Last Week, I wrote a blog for Fine Art Views where I suggested that it would be helpful to both the artist and the gallery owner if the artist and dealers were to share the names and contact info of the artist's collectors.
For the most part, everyone agreed that there would be more sales - and that complete trust and honesty would need to be present on both sides if the working situation were to be an efficient partnership.
But... there was one gallery owner who highly disagreed - saying that the if the artist has names of collectors, there is no reason for the gallery to exist and that eventually collectors are going to contact the artists anyway and put the galleries out of business.
Well, it seems "Times, they are a-changin'".
What do AA forum folks think? If you work with galleries, how would you handle having the names of your collectors and yet help the gallery sell paintings? Or do you think that you shouldn't know those names? What happens if the gallery goes out of business?
Do you think you need a gallery to sell work today? Probably another question for another post?
I think it's a most excellent question, Lori.
I've worked part time at a gallery that I also exhibited in, as well as having my work in other galleries. In all of my business relationships, trust is a must. You just can't juggle other galleries on the side if you're doing it right. Marketing guarantees that others will know about you & your work. Better to be above board right from the start.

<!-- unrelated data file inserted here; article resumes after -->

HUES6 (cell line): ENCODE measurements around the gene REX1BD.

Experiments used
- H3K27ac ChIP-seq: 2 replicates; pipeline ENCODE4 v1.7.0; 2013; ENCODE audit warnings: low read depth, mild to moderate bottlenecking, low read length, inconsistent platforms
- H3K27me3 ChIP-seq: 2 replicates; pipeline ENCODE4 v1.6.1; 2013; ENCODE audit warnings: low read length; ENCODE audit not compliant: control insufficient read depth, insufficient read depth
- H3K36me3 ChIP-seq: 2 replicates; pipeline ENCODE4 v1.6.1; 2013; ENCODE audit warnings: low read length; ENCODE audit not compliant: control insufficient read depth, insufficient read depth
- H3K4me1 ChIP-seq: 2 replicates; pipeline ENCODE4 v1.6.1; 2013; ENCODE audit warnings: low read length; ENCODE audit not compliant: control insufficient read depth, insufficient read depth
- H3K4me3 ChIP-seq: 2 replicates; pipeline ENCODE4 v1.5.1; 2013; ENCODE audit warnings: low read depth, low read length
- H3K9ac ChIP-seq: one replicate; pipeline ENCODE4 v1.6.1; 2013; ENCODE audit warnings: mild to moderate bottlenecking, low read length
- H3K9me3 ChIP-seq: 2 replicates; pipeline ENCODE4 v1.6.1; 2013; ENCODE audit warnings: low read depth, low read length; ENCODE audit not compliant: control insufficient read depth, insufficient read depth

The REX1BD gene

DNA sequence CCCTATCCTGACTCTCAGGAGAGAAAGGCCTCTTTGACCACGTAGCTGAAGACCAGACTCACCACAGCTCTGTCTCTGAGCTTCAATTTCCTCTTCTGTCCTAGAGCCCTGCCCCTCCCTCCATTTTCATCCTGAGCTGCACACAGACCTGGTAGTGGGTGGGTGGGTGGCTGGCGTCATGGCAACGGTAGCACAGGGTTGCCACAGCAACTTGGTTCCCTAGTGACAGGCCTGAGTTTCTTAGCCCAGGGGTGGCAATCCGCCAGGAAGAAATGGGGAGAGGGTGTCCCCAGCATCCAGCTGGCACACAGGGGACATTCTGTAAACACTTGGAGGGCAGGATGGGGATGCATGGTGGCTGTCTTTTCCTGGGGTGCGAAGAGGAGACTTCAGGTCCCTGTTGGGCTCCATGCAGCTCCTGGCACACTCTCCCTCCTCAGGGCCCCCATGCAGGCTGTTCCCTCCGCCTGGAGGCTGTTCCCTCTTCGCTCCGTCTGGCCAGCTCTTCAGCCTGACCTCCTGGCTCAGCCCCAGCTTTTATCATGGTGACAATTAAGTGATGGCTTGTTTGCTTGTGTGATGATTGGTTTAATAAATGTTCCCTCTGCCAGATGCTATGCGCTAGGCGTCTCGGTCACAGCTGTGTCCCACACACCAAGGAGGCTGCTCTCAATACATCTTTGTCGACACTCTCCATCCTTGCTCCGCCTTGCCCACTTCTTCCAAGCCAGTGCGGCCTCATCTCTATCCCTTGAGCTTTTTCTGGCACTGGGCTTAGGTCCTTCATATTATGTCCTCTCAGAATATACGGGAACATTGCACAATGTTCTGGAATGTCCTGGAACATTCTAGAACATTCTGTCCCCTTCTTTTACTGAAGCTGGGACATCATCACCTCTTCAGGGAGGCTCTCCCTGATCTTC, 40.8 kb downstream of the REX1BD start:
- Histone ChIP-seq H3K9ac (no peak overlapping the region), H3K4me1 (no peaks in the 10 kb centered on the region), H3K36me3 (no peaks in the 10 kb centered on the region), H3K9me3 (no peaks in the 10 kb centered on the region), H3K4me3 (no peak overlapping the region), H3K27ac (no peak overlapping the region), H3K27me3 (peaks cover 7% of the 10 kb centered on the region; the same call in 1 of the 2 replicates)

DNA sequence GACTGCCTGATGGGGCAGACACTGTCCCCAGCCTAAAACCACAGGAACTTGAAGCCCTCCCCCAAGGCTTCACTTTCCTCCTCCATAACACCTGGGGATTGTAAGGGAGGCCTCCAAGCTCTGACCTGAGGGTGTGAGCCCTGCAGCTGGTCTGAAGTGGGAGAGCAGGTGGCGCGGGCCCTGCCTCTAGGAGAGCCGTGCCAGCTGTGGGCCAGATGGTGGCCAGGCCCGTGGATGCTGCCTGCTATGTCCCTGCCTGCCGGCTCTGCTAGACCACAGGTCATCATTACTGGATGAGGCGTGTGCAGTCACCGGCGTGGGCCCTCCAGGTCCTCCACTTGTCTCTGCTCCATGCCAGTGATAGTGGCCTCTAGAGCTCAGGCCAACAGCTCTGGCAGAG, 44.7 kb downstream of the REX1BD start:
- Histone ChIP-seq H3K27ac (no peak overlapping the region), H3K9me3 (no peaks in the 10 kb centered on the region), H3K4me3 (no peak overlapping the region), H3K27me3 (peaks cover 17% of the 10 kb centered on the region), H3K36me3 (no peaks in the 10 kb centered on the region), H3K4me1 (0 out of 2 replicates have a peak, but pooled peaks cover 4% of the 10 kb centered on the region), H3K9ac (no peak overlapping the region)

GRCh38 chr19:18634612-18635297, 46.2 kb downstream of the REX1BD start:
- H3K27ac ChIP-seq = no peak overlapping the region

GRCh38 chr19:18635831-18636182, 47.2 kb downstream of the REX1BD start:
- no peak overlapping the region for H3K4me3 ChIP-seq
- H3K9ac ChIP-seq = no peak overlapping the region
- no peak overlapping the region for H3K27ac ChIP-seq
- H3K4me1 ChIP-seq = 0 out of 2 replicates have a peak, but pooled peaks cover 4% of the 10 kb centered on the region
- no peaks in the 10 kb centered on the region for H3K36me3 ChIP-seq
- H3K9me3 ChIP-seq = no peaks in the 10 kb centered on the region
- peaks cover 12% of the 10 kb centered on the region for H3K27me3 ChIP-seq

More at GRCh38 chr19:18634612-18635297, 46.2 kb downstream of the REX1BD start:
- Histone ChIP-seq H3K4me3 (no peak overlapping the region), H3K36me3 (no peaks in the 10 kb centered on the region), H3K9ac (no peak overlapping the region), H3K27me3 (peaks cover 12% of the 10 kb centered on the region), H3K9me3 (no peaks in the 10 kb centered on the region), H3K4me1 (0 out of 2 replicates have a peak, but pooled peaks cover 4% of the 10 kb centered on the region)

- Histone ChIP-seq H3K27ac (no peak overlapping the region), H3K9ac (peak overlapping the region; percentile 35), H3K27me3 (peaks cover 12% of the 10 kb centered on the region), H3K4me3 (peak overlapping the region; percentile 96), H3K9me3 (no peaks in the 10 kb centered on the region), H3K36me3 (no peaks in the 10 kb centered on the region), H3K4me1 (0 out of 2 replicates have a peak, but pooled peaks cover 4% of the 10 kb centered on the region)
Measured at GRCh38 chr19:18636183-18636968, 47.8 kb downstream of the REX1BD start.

I say, share the mailing lists. Galleries of today do not take an artist by the hand & guarantee that they will "make you a star". It just does not happen that way. And since it is impossible to guarantee sales & support, then they really should realize that it only benefits all if they play nice together.
Everyone wins if the game is played fairly.
As far as needing a gallery in today's market, I would say that a brick & mortar gallery still has selling power. If nothing else, it is a dedicated space to show & sell art. Personally, I support the gallery system, as it is still one of the best partnerships for gathering art lovers together. It might not be the system for all artists, but from my experience, a commission percentage is well earned, & a good gallery becomes almost family.
Nature knows no borders
Well said Judy - your answer is "right on target" and eloquently states the postives for both sides to work together. Thanks for sharing your wisdom and experience.
You've brought up some excellent questions. I agree that Galleries should notify an artist of anyone that is collecting their work; but I also understand the gallery not wanting to compete for business with those that they represent.
It seems to me that the only solution to keep both parties happy would be for the gallery to share the list of names with the artist, and the artist to agree not to sell to those collectors directly from their studios. The biggest galleries stipulate in their contracts that the artists they represent are not to sell directly from their studios anyway.
I've always agreed with you that galleries work for us - not the other way around. There are benefits to working with an already established gallery, but we have to decide at what price. Unless they're selling our work better than we can on our own, putting up with a business that isn't looking out for our best interest is probably wasting our time.
Just a thought.